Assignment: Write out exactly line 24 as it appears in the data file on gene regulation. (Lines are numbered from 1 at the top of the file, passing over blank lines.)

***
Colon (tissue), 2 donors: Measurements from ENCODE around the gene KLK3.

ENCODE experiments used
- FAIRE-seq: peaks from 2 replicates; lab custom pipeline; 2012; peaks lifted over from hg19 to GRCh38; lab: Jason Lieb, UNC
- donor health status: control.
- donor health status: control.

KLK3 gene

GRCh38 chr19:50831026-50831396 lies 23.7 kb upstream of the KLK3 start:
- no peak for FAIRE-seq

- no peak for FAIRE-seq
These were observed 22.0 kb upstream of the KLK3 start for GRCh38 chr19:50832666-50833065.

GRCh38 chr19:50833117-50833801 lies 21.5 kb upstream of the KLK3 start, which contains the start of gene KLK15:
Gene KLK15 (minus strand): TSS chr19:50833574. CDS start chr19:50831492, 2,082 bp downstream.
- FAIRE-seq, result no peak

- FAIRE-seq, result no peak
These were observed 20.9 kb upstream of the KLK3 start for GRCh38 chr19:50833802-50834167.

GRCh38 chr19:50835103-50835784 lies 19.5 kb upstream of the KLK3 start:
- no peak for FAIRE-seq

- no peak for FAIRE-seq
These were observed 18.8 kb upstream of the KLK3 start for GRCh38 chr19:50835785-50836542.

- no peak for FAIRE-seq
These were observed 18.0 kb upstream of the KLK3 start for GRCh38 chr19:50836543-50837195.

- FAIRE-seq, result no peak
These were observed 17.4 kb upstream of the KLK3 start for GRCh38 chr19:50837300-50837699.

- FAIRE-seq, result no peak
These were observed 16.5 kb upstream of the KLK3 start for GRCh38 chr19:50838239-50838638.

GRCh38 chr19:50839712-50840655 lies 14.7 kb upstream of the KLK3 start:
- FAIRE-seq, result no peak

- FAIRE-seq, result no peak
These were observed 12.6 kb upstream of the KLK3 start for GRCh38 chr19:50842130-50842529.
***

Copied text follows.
- FAIRE-seq, result no peak